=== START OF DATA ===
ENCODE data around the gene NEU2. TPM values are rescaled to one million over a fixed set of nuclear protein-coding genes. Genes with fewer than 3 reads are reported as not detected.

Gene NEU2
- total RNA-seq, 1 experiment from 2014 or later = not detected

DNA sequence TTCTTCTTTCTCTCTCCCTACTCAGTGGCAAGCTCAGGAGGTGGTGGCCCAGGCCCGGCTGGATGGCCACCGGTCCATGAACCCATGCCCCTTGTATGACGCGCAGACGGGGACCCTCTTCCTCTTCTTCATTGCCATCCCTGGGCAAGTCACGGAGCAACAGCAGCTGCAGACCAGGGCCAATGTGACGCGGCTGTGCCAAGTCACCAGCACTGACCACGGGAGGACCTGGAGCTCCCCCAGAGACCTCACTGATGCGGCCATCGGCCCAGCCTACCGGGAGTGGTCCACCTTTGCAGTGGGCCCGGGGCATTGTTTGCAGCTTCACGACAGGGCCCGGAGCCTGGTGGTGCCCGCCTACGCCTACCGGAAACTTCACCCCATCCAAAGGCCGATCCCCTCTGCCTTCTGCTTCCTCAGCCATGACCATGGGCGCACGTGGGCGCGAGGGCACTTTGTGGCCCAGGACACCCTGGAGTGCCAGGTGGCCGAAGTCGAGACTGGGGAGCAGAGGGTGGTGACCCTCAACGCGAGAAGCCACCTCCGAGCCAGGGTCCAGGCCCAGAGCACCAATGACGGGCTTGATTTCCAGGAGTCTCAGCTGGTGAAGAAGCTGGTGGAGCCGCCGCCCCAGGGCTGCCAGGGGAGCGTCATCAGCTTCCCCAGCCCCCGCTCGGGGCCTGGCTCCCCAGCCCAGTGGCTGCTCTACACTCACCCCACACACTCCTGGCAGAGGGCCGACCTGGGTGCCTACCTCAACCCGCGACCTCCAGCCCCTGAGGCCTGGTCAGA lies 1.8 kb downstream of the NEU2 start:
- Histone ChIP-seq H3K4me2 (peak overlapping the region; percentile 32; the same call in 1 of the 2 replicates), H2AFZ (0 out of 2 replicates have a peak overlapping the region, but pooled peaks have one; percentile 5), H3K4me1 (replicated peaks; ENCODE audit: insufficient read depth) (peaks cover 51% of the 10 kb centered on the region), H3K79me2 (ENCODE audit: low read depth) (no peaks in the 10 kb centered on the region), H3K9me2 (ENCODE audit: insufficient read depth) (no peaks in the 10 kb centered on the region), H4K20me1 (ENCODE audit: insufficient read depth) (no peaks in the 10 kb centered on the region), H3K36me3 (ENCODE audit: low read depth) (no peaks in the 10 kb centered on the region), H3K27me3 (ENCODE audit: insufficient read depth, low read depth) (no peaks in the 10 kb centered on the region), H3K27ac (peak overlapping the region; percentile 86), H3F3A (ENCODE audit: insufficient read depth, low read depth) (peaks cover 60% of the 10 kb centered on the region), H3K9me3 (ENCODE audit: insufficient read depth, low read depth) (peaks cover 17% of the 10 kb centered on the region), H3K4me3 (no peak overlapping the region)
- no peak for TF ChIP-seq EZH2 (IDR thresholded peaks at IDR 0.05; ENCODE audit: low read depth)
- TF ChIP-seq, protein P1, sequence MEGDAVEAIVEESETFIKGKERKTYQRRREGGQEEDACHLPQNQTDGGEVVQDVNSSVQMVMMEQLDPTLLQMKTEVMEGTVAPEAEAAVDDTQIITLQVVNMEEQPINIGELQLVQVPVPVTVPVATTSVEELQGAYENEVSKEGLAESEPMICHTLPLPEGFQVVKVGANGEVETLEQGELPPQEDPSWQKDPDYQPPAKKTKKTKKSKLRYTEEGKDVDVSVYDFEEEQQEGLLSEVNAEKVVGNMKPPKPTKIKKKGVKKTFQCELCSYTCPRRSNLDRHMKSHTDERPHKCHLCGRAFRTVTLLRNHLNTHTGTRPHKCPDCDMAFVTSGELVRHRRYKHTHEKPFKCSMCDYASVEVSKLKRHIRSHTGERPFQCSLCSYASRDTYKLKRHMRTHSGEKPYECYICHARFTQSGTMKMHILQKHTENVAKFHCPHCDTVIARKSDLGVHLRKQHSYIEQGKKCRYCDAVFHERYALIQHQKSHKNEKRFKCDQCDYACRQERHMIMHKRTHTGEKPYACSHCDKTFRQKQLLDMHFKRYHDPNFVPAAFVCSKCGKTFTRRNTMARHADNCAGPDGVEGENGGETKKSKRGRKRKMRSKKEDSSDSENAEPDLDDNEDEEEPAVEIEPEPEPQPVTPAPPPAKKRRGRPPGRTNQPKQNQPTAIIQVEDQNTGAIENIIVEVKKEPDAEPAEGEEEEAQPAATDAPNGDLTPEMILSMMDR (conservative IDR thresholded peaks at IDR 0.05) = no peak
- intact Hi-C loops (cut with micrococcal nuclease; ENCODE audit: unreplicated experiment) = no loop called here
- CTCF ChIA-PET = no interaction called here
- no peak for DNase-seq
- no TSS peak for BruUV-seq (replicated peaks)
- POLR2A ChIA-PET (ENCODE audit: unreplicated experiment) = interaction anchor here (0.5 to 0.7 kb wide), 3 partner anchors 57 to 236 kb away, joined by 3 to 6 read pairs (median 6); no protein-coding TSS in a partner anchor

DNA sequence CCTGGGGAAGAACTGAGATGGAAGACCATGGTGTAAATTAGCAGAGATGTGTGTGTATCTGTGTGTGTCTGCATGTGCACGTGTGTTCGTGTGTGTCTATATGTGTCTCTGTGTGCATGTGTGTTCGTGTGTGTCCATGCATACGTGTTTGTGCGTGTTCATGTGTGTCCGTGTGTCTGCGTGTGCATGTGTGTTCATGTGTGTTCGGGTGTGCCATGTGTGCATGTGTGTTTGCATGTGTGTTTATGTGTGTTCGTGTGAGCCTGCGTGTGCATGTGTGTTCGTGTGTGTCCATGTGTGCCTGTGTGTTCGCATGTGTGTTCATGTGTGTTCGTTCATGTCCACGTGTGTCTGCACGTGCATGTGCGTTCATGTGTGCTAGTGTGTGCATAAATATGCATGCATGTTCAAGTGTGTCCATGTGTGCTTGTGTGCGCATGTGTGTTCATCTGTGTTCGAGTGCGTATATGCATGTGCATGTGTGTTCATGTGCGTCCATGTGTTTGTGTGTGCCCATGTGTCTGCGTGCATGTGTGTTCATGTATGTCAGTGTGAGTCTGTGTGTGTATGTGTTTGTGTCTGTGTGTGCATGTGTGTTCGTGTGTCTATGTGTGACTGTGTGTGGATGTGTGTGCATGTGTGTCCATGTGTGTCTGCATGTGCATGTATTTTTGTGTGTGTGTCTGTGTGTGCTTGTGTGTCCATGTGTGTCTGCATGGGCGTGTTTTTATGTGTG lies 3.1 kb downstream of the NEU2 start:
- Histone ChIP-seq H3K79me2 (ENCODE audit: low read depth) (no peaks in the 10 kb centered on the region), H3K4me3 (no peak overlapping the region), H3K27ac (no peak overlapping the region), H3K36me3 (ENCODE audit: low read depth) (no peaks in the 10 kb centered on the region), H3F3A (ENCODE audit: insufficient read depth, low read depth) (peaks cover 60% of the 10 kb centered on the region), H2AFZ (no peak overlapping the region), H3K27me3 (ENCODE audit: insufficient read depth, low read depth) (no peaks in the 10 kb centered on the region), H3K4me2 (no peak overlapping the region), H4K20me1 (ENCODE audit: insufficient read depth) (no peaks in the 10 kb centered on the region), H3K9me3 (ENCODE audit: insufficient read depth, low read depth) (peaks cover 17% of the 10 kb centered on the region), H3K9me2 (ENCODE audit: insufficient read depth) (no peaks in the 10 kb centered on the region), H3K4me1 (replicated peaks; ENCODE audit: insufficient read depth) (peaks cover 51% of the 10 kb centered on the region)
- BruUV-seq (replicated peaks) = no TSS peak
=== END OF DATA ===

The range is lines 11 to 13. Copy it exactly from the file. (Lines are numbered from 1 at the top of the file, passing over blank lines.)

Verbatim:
- no TSS peak for BruUV-seq (replicated peaks)
- POLR2A ChIA-PET (ENCODE audit: unreplicated experiment) = interaction anchor here (0.5 to 0.7 kb wide), 3 partner anchors 57 to 236 kb away, joined by 3 to 6 read pairs (median 6); no protein-coding TSS in a partner anchor

DNA sequence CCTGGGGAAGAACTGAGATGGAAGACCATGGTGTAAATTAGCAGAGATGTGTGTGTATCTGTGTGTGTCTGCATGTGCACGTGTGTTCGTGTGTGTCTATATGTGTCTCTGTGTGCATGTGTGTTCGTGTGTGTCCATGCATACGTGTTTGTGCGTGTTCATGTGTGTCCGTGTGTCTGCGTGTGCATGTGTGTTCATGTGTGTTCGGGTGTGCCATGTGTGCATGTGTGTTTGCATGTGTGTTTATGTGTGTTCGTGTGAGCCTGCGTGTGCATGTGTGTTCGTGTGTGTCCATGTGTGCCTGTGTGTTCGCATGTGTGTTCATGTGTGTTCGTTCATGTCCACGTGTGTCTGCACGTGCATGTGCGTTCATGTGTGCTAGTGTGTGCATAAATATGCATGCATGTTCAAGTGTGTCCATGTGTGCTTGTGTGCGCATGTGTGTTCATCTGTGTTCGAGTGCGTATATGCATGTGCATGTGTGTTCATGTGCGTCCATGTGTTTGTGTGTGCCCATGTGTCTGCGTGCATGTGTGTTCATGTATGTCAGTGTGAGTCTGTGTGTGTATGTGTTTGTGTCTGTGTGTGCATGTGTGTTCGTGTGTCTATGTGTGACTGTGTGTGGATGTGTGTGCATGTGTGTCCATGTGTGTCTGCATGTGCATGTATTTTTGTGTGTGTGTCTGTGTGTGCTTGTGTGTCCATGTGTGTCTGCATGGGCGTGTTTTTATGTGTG lies 3.1 kb downstream of the NEU2 start: